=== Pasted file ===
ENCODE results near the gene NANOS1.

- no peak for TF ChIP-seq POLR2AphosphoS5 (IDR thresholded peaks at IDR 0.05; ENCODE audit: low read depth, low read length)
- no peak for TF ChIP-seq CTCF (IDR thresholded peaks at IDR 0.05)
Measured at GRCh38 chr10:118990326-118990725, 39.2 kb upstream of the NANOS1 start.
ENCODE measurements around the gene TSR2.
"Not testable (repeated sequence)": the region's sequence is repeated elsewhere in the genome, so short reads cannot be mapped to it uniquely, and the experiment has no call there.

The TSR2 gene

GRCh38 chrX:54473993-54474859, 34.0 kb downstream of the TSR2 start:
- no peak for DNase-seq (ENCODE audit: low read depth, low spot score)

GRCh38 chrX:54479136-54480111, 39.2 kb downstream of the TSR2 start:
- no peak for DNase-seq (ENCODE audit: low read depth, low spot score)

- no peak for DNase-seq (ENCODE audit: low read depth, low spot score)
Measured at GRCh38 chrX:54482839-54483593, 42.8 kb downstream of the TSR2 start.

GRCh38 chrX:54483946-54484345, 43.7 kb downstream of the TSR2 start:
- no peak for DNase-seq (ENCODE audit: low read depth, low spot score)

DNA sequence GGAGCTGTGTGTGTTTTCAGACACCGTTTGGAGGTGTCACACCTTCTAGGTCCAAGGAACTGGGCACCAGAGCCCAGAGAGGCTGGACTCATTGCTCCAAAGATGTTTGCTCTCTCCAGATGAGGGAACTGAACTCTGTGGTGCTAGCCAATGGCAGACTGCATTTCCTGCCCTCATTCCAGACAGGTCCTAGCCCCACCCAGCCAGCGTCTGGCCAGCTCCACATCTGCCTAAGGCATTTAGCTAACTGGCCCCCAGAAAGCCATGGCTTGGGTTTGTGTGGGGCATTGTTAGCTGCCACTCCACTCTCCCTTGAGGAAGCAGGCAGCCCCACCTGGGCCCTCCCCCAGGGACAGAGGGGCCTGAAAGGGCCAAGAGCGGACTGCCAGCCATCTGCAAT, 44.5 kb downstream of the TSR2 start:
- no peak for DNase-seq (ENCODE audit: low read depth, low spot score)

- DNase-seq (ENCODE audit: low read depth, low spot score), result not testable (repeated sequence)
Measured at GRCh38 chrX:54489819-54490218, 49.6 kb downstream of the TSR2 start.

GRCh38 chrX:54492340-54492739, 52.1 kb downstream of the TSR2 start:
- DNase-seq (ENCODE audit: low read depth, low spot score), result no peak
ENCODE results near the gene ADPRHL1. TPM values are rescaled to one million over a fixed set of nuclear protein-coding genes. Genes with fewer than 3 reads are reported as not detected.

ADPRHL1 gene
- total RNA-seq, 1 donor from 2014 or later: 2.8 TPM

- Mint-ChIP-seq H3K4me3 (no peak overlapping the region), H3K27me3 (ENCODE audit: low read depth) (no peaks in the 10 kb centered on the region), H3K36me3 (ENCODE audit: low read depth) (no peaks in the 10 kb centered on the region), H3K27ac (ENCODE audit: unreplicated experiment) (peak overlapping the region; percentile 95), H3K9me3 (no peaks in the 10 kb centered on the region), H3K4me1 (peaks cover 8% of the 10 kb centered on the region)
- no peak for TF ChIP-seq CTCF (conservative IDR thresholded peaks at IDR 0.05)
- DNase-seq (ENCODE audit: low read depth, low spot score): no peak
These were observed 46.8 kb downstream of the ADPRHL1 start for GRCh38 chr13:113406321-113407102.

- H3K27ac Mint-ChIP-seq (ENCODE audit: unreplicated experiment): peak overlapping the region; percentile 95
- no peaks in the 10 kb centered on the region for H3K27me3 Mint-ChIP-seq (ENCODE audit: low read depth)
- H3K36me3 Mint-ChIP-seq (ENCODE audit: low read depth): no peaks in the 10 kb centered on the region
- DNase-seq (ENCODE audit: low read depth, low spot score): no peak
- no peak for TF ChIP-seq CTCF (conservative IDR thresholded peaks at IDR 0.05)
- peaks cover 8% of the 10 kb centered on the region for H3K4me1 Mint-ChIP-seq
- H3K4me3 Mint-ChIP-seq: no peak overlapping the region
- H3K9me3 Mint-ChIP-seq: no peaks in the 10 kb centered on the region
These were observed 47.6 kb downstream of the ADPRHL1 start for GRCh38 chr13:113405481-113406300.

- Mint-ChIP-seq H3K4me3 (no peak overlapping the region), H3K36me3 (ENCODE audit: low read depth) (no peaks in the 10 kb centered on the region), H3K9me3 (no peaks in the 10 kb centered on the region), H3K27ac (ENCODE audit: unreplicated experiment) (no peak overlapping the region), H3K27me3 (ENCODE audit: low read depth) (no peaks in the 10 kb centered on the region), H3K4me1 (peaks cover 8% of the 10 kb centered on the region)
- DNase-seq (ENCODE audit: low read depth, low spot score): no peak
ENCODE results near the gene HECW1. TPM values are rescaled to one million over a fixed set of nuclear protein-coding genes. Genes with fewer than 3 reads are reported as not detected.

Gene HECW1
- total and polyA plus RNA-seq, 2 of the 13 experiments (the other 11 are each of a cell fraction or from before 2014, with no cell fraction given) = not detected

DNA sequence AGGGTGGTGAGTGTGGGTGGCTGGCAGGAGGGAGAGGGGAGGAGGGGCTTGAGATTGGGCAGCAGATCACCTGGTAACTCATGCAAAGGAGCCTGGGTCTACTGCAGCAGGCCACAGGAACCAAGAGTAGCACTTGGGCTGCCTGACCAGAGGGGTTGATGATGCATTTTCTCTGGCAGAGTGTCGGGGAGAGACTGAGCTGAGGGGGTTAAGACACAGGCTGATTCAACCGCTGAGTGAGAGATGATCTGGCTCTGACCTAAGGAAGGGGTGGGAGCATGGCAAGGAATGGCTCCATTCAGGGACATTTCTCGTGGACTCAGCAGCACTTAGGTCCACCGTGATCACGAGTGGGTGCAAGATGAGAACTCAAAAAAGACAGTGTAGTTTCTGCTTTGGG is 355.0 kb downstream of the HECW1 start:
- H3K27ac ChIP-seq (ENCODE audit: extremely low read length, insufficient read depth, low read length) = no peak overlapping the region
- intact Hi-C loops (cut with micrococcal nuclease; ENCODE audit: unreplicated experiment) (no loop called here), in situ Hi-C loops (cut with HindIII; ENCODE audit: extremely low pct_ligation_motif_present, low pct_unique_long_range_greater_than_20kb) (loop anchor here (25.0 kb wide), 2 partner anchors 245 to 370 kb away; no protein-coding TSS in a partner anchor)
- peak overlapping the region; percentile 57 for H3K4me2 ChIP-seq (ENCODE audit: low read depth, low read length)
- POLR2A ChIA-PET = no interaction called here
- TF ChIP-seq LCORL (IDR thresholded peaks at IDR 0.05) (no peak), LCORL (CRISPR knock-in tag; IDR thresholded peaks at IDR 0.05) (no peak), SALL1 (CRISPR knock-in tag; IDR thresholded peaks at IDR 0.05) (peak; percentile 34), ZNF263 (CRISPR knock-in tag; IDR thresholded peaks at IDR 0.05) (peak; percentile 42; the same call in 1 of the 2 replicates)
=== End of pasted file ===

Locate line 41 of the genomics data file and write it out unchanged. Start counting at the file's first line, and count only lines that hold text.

Gene HECW1